Good Reads 08.10.17 (on: Bible reading, friendships, giving, and more!)

Here is a collection of good reads gathered from across the internet this past week. Enjoy!

On family Bible reading: Three Surprising Ways Bible Reading With My Kids Has Changed Me by Jon Nielson

I have found that since reading the Bible regularly with my children, I am finding deep delight in discipling them. I am loving the sweet conversations with them about the the things of God, as they form questions and wrestle through theological thoughts. I love watching them discover new and beautiful things about God, his grace, and his glorious redemption of sinners. There is a new dimension of friendship opening up, a spiritual friendship between my kids and I, and I pray this will continue to grow and flourish as they get older. (click here to read more)

On men and friendships: Guys Need Bros: Five Ways to Find Male Friendships by Bryan Stoudt

A few years after this uncomfortable conversation, a respected Christian author challenged us to form close male friendships in a men-only session at a marriage conference. At the time, I knew nothing about the risks isolation posed. Physically, I felt great. But then he drew a connection between our friendships with other men and our marriages.

Now he had my attention.

Letting our friendships with other men fade, he warned, turns our wives into unintentional idols where they become our only true confidante and friend. This is a role God never intended them to fill, and places a tremendous amount of stress on our marriages. (click here to read more)

On giving as a spiritual gift: Giving Might Be the Most Neglected Spiritual Gift by Rand Alcorn

It’s increasingly common for Christians in accountability groups to ask one another the tough questions: “Have you been spending time in the Word?” “Are you living in sexual purity?” or “Have you been sharing your faith?” But how often do we ask, “Are you winning the battle against materialism?” or “How are you doing with your giving?”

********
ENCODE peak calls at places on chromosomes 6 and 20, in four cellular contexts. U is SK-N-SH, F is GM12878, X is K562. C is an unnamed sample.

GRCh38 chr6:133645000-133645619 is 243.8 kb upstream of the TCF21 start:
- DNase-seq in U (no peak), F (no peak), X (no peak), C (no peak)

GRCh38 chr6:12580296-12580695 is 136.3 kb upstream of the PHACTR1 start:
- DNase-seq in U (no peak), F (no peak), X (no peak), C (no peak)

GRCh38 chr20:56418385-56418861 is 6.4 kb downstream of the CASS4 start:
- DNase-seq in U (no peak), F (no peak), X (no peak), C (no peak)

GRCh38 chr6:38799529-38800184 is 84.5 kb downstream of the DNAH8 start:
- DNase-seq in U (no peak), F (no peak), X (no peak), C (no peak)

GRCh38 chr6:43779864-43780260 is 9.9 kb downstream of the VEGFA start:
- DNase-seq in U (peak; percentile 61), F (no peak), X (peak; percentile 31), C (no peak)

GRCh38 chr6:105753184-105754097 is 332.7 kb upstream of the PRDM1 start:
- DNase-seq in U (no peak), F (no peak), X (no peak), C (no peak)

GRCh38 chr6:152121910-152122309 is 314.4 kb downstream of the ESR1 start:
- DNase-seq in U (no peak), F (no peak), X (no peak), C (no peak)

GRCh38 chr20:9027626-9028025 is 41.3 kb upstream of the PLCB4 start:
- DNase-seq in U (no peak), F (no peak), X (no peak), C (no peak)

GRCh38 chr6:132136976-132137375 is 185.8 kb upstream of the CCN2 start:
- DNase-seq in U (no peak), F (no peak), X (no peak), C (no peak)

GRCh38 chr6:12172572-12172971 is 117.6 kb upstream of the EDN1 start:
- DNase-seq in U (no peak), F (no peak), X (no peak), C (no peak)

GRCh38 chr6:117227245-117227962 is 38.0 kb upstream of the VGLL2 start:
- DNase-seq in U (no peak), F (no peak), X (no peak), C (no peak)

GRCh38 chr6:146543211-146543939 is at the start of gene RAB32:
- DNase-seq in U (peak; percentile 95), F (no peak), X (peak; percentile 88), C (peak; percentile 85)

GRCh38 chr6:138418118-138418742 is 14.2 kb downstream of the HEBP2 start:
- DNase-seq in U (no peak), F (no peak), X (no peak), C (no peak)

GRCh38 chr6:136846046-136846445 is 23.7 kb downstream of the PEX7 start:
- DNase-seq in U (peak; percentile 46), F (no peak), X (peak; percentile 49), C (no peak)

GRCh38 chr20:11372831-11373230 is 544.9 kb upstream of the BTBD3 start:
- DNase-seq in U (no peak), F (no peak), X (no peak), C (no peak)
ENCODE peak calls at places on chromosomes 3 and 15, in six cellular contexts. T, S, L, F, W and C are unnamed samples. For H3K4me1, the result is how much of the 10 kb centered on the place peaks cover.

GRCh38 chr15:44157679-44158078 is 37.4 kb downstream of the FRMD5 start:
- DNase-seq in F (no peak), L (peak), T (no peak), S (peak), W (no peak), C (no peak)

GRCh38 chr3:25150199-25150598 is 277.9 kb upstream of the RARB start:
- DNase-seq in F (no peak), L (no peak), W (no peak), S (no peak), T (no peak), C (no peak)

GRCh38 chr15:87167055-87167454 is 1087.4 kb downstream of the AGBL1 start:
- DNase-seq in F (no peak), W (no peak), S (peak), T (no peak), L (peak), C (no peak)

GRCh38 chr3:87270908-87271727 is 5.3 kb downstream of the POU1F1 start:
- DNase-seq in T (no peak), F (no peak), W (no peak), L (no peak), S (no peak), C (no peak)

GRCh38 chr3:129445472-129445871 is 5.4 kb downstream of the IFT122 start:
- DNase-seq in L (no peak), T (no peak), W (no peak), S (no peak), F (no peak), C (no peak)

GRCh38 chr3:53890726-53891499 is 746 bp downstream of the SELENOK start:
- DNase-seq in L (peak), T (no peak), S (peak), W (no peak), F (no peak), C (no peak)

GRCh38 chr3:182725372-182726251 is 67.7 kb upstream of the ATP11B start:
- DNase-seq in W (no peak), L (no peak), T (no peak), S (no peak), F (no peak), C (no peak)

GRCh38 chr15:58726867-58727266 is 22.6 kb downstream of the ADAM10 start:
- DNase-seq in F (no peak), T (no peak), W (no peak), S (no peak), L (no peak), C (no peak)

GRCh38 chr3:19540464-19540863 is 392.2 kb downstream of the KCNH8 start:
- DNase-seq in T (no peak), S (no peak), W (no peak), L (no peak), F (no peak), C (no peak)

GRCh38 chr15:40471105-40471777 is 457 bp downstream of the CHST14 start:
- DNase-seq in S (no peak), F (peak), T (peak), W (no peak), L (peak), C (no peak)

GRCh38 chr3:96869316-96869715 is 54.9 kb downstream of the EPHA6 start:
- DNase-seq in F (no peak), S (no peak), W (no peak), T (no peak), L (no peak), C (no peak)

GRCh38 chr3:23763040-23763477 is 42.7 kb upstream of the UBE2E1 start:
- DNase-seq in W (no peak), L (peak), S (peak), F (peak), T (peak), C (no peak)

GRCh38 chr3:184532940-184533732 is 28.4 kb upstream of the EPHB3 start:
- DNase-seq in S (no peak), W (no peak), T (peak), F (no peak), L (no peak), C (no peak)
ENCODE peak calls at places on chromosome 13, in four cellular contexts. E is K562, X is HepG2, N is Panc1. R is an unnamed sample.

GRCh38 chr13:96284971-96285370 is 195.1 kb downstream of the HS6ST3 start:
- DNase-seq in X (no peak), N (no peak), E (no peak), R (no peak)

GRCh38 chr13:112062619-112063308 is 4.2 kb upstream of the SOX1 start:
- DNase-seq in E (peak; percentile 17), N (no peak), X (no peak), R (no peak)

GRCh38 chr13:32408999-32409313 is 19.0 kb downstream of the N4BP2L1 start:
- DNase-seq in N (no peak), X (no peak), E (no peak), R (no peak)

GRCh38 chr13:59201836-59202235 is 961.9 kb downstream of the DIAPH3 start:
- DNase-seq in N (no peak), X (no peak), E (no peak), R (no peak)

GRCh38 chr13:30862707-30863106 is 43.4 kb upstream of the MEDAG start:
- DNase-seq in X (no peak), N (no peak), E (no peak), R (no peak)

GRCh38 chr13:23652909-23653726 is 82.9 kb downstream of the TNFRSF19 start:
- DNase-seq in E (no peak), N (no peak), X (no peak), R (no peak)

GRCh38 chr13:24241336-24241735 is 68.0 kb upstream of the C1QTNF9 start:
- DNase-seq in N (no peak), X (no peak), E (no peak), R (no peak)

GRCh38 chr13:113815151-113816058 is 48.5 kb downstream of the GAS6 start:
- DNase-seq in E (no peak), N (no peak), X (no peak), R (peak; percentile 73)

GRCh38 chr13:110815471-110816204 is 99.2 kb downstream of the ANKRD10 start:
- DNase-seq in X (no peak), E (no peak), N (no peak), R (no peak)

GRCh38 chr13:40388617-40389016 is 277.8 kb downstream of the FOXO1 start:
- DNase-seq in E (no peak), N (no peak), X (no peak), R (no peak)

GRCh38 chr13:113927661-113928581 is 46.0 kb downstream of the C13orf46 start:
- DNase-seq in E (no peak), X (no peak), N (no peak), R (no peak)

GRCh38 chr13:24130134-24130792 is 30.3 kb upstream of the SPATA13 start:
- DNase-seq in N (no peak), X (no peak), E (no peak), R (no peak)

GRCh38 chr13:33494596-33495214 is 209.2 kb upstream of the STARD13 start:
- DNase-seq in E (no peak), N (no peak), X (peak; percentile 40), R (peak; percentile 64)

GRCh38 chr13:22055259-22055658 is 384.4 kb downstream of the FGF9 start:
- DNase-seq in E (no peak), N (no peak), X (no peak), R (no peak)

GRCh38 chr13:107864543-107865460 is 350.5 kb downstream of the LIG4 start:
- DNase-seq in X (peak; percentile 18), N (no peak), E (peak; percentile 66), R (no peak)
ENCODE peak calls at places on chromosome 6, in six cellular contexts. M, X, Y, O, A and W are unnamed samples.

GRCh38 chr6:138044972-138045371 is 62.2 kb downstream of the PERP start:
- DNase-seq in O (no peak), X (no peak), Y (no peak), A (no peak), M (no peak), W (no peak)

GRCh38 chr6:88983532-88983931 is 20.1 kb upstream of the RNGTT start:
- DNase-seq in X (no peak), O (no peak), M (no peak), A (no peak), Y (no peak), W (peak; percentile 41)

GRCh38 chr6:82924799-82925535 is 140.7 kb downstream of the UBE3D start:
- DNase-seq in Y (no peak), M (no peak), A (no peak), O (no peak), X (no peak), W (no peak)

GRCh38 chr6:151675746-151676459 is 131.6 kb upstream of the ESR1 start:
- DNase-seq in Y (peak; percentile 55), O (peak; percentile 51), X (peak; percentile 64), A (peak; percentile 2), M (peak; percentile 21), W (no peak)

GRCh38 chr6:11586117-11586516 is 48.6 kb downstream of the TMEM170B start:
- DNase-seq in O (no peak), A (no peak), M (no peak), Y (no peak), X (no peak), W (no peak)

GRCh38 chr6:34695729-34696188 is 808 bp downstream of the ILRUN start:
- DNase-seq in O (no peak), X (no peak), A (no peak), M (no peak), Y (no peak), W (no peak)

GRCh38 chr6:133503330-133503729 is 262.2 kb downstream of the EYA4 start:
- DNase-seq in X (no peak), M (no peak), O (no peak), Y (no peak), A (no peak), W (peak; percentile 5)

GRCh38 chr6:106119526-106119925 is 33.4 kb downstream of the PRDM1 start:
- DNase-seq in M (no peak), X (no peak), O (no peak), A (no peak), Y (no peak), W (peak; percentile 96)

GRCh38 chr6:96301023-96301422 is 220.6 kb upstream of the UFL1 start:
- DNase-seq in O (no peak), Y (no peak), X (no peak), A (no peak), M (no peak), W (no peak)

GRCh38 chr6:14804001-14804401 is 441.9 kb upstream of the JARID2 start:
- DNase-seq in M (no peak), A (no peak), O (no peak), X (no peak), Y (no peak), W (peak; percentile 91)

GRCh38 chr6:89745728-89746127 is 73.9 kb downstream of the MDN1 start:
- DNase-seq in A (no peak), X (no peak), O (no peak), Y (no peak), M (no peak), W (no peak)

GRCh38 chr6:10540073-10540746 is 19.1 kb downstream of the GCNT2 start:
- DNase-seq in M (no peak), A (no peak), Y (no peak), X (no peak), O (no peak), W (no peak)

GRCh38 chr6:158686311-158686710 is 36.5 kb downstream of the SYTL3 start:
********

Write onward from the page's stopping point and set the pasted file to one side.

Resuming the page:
When it comes to giving, many churches operate under a “don’t ask, don’t tell” policy. We lack communication, accountability, and modeling. It’s as if we have an unspoken agreement: I won’t talk about it if you won’t, so we can continue living as we are.

Think about it. If a young person wants to learn how to teach, pray, or lead a group, the church provides many examples to learn from. But how does a young Christian learn to give? Where can he or she go to see what giving looks like in the life of a believer captivated by Christ? Why are we surprised when, seeing no alternative examples, our young people take their cues from a materialistic society? (click here to read more)

Finally… A video clip of John Piper talking about how through Jesus we have freedom from condemnation and from the wrath of God. (click here to view)


Yet it was kind of you to share my trouble. And you Philippians yourselves know that in the beginning of the gospel, when I left Macedonia, no church entered into partnership with me in giving and receiving, except you only. Even in Thessalonica you sent me help for my needs once and again. Not that I seek the gift, but I seek the fruit that increases to your credit.

I have received full payment, and more. I am well supplied, having received from Epaphroditus the gifts you sent, a fragrant offering, a sacrifice acceptable and pleasing to God. And my God will supply every need of yours according to his riches in glory in Christ Jesus. To our God and Father be glory forever and ever. Amen.

Greet every saint in Christ Jesus. The brothers who are with me greet you. All the saints greet you, especially those of Caesar’s household. The grace of the Lord Jesus Christ be with your spirit. ~Philippians 4:14-23 (ESV)

Paul concluded his letter to the church at Philippi thanking them for their ministry support. They had given to the cause of Christ, so that Paul could spread the gospel further without the need to support himself. This freed him to share even more on his missionary travels.